Gay rights groups have altered course
and joined a federal gay marriage lawsuit likely headed to the
Supreme Court, the AP reported.
In legal briefs filed Thursday, the
National Center for Lesbian Right, Lambda Legal and the American
Civil Liberties Union (ACLU) backed a federal lawsuit spearheaded by
former U.S. Solicitor General Theodore Olson and David Boies.
The two legal titans are representing a
gay couple and a lesbian couple who would like to marry in California
but cannot because of Proposition 8, the state's voter-approved gay
marriage ban upheld as constitutional by the state Supreme Court in
May. The lawsuit argues that Proposition 8 violates the U.S.
Previously the ACLU had called fighting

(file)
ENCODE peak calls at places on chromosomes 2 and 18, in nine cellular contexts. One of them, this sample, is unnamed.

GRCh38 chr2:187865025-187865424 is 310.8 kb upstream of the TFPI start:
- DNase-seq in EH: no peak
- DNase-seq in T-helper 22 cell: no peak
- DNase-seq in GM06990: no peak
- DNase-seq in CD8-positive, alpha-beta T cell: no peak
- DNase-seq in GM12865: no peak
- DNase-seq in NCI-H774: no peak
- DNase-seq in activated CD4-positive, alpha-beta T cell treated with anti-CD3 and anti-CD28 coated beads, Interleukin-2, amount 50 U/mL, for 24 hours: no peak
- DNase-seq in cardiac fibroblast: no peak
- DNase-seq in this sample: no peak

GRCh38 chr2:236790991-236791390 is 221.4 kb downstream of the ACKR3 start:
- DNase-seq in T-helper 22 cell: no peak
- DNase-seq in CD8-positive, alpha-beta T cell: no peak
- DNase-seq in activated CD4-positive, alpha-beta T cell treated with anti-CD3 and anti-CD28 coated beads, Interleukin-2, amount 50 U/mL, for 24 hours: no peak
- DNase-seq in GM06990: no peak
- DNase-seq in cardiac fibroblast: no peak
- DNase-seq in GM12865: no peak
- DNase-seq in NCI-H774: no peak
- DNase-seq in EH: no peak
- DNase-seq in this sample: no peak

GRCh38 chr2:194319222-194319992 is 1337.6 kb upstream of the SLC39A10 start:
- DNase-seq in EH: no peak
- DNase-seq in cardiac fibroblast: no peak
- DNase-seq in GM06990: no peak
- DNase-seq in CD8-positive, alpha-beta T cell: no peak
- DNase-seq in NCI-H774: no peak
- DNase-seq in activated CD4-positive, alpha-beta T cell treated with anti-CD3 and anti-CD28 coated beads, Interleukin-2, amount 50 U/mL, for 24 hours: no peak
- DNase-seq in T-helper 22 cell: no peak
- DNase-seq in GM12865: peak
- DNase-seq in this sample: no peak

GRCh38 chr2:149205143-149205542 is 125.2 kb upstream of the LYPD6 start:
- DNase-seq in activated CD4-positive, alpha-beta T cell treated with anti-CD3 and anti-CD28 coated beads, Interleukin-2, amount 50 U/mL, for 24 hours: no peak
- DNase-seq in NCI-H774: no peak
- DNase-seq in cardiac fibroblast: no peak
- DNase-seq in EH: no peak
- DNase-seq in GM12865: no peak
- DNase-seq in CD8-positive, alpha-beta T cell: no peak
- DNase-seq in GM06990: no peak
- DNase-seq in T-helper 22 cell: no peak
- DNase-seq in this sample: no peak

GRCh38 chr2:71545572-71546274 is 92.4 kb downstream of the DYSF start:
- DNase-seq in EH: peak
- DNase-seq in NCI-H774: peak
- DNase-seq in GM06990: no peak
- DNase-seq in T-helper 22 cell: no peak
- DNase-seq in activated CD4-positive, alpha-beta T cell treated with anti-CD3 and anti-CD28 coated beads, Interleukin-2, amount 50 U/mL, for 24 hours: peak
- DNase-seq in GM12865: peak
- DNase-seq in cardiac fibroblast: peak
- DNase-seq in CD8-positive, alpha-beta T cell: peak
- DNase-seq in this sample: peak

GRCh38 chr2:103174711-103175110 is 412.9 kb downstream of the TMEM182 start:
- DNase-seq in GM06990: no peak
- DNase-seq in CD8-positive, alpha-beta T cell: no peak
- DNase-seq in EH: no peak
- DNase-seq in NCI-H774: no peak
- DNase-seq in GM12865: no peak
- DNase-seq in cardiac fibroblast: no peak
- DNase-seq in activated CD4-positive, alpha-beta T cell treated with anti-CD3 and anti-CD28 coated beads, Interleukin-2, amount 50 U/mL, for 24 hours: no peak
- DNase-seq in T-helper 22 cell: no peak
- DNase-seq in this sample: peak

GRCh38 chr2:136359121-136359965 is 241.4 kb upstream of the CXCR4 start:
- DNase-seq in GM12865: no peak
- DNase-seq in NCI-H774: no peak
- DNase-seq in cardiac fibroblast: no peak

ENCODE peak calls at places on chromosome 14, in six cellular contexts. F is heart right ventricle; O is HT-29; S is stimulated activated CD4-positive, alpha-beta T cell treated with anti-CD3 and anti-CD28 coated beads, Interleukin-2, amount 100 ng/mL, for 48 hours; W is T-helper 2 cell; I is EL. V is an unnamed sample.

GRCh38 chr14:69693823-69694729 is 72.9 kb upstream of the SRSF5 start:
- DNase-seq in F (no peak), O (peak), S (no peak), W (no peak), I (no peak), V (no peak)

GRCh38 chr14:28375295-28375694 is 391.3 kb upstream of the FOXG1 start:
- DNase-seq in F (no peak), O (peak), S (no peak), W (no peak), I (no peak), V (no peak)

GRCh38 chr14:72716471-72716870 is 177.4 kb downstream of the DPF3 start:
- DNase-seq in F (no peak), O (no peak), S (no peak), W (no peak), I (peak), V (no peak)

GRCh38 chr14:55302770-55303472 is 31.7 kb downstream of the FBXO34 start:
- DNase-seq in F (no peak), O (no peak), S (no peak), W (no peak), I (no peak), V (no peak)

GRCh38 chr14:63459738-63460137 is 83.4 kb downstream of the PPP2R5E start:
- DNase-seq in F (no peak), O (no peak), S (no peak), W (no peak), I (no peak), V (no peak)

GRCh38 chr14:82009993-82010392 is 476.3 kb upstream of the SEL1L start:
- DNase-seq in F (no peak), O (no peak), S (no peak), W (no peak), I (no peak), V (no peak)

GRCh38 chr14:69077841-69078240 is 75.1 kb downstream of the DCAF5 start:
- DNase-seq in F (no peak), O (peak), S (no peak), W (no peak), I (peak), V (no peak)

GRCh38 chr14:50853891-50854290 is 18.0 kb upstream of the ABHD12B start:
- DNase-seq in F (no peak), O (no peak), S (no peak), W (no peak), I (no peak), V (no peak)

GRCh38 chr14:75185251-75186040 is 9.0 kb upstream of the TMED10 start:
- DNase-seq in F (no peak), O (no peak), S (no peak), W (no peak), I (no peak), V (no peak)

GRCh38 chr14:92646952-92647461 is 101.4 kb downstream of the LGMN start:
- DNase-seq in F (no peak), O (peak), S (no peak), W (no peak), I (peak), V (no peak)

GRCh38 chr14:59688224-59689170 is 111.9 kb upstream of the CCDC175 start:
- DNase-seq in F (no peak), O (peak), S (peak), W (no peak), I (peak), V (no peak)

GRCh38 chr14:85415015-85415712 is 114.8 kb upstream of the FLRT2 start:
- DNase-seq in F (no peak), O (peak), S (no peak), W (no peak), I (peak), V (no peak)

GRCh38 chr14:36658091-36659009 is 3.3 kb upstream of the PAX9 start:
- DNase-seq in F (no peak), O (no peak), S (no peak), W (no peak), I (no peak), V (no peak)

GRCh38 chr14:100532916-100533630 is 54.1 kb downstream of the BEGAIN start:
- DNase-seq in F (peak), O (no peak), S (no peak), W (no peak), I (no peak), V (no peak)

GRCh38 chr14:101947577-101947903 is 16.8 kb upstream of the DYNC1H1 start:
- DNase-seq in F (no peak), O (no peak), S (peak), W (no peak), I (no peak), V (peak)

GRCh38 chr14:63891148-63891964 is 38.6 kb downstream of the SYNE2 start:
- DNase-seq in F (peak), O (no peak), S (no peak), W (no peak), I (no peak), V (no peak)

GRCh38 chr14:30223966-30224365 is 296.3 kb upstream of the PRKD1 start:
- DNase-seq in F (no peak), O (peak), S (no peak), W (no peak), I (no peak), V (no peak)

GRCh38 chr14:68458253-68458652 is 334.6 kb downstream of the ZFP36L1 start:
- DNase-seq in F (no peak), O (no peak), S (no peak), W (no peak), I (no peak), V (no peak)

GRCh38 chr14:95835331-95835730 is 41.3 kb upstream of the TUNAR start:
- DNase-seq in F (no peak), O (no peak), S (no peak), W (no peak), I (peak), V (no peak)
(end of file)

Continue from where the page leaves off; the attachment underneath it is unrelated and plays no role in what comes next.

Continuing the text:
the gay marriage ban in federal court a “very high risk
“Successful change involves building
blocks,” Matt Coles, director of ACLU's LGBT project, told the Wall
Street Journal's law blog. “You build constitutional
principles alongside efforts at the societal and legislative levels.
They're jumping over the process and going straight to the end. From
where we sit, this is a very high-risk proposition.”
“In our view, the best way to win
marriage equality nationally is to continue working state by state,
not to bring premature federal challenges that pose a very high risk
of setting a negative U.S. Supreme Court precedent,” Shannon
Minter, legal director of National Center for Lesbian Rights, told
While a win in the Supreme Court would
open gay marriage nationwide, a loss would likely set the movement
back possibly decades; leaving gay activists to call the move
Early on, gay rights groups and
activists questioned the motivations behind the lawsuit. Olson in
particular was singled out for his long record of counseling
conservative, often anti-gay, leaders, former President Bush
included. The three groups now say they support the federal lawsuit
and the arguments of Olson and Boies.